Socially responsible funds, and the ideals behind them, are becoming more mainstream, but building a truly diversified portfolio with them remains a challenge.

The realm of socially responsible investment funds is a niche that is still growing -- in fact, at a faster pace than the mutual fund world as a whole, according to the research company Morningstar Inc. But one of the things that can make it a confusing area for investors is the wide diversity of values SRI funds attempt to incorporate. And since the majority are fairly small in terms of assets, bargain hunters may not be thrilled with their fees.

Still, those who believe in the idea of looking beyond the basics of the balance sheet say screening for good environmental, social and governance citizenship bears rewards.

"If a company has been thoughtful about the impact they have on the environment, chances are they've also been thoughtful about how they treat their employees," said Matthew W. Patsky, co-manager of the Winslow Green Growth Fund (WGGFX), one of the few small-cap SRI offerings. "There's growing evidence, and broadening acknowledgment, that these kinds of nonfinancial issues are important to long-term performance."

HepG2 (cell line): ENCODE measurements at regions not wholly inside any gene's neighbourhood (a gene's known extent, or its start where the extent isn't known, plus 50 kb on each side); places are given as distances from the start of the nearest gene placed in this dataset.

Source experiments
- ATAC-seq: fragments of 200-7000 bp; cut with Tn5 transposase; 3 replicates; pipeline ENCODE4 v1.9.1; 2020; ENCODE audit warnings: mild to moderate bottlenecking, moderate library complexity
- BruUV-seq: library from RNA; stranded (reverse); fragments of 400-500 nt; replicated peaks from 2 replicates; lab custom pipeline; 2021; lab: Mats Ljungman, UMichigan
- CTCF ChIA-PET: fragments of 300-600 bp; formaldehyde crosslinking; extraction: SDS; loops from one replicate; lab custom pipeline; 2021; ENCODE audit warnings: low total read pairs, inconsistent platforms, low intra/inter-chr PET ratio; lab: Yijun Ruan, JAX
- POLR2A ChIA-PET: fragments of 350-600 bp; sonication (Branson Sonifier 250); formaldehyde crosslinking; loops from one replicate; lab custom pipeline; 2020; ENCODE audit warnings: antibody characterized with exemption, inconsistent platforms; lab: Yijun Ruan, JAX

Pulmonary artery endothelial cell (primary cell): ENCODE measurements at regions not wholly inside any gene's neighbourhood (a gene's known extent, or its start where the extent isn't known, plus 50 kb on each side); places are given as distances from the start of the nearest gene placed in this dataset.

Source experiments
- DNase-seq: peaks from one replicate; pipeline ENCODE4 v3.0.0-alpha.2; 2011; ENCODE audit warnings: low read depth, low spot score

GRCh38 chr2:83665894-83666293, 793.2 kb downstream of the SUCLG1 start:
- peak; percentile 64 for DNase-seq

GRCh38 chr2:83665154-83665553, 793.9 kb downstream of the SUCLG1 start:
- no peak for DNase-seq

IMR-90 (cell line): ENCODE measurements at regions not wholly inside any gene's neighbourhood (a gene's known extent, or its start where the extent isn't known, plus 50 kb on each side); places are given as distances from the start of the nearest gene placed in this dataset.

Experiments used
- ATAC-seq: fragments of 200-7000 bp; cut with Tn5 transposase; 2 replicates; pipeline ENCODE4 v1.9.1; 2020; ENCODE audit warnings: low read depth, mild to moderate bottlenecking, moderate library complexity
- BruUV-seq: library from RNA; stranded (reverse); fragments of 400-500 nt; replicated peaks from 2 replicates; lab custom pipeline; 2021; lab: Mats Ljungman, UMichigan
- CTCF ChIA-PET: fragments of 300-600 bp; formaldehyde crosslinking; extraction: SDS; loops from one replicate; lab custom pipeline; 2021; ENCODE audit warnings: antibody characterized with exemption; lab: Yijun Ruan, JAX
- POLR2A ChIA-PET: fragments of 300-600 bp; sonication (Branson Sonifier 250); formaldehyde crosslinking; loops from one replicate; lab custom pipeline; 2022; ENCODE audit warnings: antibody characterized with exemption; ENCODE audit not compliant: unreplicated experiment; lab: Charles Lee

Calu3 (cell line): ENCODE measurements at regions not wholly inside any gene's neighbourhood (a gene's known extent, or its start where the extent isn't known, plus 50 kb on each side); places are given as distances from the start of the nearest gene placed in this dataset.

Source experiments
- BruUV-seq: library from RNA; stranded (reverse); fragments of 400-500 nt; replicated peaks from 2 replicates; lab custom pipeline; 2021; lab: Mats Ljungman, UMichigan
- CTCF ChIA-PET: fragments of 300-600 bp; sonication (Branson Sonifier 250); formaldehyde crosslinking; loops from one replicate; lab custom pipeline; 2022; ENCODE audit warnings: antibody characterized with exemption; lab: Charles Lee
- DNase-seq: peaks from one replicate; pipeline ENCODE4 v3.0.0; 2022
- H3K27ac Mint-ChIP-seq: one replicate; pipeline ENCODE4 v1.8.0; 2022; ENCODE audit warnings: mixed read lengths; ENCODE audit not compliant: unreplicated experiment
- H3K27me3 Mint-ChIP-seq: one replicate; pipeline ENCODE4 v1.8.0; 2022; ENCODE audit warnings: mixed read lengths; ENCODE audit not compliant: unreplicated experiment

Among large-cap domestic equity, a fair number of choices are available. One of the biggest SRI fund shops is the Calvert Group of Bethesda, which screens its holdings according to social criteria, eliminating alcohol, tobacco, gambling and weapons companies, as well as firms with poor environmental and labor practices. Among its funds is the Calvert Social Investment Equity (CSIEX), which has developed a good record under manager Daniel W. Boone III of Atlanta Capital Management Co. But despite substantial asset gains, the fund's expense ratio has remained a relatively high 1.24 percent.

Among faith-based shops, one of the best known are the four Ave Maria Mutual Funds, which seek to incorporate Roman Catholic values, and "pro-life and pro-family beliefs." Toward that end, Ave Maria screens out companies connected with abortion and pornography or that offer non-marital partner benefits to their employees.

What gets screened out depends on the church. The four New Covenant Funds, affiliated with the Presbyterian Church, use broad screens to avoid alcohol, tobacco, gambling and certain elements of defense -- specifically, companies highly dependent on military contracts and those that develop weapons that kill indiscriminately, such as nuclear weapons, land mines and chemical weapons. The idea is to avoid anything that can hurt noncombatants in a war, said George W. Rue III, New Covenant's chief investment officer. And like many SRI funds, New Covenant isn't afraid of a little shareholder activism.

"We're not against a proper defense of our country," Rue said. "But we're trying to have some level of control. . . . We're trying to avoid a heavy business sending military products to foreign countries, and indiscriminate weapons. We want to be a voice out there saying we want those things reduced."